Retailers have teased and rolled out online deals for days, even weeks, but the real Black Friday is here.
Different peaks for web traffic and sales show how consumers research and buy.
High web traffic doesn’t necessarily correlate to high sales for e-retailers. Holiday season traffic numbers released this week by Experian Hitwise, along with previously released sales data from comScore Inc., show differences between peak traffic volume days and peak sales days, findings that underscore the web’s role in influencing how consumers shop in bricks-and-mortar stores.
The day after Thanksgiving, commonly referred to as Black Friday, brought the highest volume of web traffic to the top 500 retail sites tracked by Experian Hitwise, a research firm that monitors web traffic. Thanksgiving Day and the following Monday, a day also known as Cyber Monday, took second and third place, respectively.
But those days weren’t the season’s peak web sales days, according to comScore, another firm that tracks consumer behavior online. Web retailers collected $648 million in sales on Black Friday, $407 million on Thanksgiving Day and $1.028 billion on Cyber Monday, according to comScore. ComScore says Cyber Monday was the peak sales day for online retailers this season, but Black Friday and Thanksgiving Day web sales, while up from corresponding day sales in 2009, came nowhere close to the number two or three spots. The second heaviest shopping day this season was Dec. 13 ($954 million), followed by Dec. 6 ($943 million).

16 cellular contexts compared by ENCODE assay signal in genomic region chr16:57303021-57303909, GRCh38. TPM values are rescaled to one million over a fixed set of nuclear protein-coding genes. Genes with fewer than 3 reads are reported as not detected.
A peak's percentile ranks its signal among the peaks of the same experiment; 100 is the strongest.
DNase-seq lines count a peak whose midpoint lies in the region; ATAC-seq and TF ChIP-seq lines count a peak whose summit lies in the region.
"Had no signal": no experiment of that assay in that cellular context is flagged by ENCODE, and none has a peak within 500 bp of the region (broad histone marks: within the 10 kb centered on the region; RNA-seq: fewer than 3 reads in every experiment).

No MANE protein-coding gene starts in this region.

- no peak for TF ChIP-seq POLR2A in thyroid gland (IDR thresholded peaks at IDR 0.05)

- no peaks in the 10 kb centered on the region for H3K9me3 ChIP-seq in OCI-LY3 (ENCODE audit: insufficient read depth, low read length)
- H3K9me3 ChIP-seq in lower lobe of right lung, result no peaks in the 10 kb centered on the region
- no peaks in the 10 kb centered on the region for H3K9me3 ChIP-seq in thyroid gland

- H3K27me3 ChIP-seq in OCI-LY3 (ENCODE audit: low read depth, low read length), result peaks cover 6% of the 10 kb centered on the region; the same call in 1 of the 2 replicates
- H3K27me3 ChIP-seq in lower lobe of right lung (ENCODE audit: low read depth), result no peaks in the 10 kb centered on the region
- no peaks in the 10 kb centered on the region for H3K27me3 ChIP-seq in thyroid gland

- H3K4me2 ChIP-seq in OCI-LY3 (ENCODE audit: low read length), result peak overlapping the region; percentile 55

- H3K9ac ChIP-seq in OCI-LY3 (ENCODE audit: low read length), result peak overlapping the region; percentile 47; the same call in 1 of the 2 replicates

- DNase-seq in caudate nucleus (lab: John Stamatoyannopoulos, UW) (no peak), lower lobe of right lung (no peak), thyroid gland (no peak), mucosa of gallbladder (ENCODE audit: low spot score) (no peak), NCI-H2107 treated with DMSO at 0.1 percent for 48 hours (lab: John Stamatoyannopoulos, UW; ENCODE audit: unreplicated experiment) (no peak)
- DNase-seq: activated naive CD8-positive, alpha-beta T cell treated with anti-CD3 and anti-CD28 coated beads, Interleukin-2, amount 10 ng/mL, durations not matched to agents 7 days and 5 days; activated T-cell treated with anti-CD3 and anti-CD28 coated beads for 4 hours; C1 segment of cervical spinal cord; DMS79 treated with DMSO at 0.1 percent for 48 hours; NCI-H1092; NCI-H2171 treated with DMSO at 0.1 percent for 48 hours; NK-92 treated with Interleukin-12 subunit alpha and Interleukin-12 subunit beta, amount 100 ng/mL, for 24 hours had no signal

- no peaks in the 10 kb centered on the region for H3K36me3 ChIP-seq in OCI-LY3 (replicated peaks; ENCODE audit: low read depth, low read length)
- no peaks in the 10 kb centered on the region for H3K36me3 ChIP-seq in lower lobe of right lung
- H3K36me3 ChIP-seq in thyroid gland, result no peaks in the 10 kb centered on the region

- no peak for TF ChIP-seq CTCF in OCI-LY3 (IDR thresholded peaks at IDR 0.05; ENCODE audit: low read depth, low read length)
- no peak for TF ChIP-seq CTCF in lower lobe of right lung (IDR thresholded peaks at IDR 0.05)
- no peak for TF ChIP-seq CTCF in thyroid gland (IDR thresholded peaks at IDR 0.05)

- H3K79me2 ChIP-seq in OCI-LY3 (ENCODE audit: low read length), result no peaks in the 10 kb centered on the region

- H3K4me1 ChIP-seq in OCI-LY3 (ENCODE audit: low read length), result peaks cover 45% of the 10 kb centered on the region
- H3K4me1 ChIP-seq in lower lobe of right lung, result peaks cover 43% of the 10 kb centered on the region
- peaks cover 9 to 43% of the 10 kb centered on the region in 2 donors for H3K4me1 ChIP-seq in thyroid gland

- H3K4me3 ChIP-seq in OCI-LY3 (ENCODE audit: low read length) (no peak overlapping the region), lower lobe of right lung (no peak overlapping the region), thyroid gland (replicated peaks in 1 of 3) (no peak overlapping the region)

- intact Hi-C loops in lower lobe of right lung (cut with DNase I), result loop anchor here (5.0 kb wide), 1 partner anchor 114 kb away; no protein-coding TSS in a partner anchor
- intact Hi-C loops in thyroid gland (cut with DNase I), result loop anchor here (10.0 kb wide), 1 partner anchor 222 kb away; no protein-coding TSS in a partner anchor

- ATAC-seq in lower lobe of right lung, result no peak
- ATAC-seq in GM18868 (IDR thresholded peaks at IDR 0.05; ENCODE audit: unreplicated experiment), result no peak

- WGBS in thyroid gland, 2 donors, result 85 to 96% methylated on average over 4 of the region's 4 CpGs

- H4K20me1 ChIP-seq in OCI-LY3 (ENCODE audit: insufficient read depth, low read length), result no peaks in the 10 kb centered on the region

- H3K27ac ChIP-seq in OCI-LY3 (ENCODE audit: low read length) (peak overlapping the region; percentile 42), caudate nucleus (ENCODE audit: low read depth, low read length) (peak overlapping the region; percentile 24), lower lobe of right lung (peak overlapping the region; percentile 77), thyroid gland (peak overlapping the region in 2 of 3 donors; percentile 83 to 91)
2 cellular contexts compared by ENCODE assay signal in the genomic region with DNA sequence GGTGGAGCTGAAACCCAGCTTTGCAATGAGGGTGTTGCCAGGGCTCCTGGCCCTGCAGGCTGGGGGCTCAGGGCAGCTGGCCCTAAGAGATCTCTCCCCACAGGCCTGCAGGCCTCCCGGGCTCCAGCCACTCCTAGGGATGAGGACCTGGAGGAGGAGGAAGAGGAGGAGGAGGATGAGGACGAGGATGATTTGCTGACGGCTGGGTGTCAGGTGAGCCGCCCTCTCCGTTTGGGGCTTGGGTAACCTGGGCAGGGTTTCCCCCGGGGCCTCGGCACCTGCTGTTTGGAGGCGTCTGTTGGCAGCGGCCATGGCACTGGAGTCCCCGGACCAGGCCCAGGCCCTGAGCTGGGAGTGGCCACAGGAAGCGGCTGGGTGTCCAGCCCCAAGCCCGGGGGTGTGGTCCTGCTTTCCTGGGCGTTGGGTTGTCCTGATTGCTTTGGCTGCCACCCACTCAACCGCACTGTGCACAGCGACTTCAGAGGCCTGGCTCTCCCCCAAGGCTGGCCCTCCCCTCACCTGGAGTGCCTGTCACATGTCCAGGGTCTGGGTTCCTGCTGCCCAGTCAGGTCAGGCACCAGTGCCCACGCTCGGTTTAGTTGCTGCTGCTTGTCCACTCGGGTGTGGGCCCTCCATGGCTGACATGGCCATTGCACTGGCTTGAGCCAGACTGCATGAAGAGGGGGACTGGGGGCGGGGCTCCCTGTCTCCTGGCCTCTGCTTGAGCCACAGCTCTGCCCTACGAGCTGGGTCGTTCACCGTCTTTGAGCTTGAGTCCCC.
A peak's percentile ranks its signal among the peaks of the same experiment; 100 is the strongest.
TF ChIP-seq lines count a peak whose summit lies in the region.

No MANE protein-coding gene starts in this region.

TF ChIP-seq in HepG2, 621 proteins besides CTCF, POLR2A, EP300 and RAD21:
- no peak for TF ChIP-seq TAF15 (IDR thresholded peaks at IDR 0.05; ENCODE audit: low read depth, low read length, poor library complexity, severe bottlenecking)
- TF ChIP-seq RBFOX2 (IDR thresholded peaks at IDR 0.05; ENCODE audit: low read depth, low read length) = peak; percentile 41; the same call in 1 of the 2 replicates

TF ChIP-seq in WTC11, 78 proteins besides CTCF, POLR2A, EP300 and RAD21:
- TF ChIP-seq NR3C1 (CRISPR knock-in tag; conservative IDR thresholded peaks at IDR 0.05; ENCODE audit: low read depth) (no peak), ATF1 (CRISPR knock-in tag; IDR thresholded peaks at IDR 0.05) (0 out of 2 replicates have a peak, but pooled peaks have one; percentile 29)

While complete holiday sales data are still being calculated, it looks like Black Friday will turn out to be the number one day for sales at physical stores this holiday season. Retail stores took in $10.69 billion on Black Friday, according to Shoppertrak, a research firm that tracks retail sales. A Forrester Research report released earlier this year estimated that the web would influence 46% of total retail sales this year. The Experian Hitwise data show that consumers use the web to research products regardless of where they plan to buy.
“Consumers continue to use the Internet to research price and availability of products to purchase both online and in stores,” says Heather Dougherty, director of research at Experian Hitwise. “While many shoppers complete transactions online, searches for offline information such as store locators and printable coupons highlight cross-channel behavior.”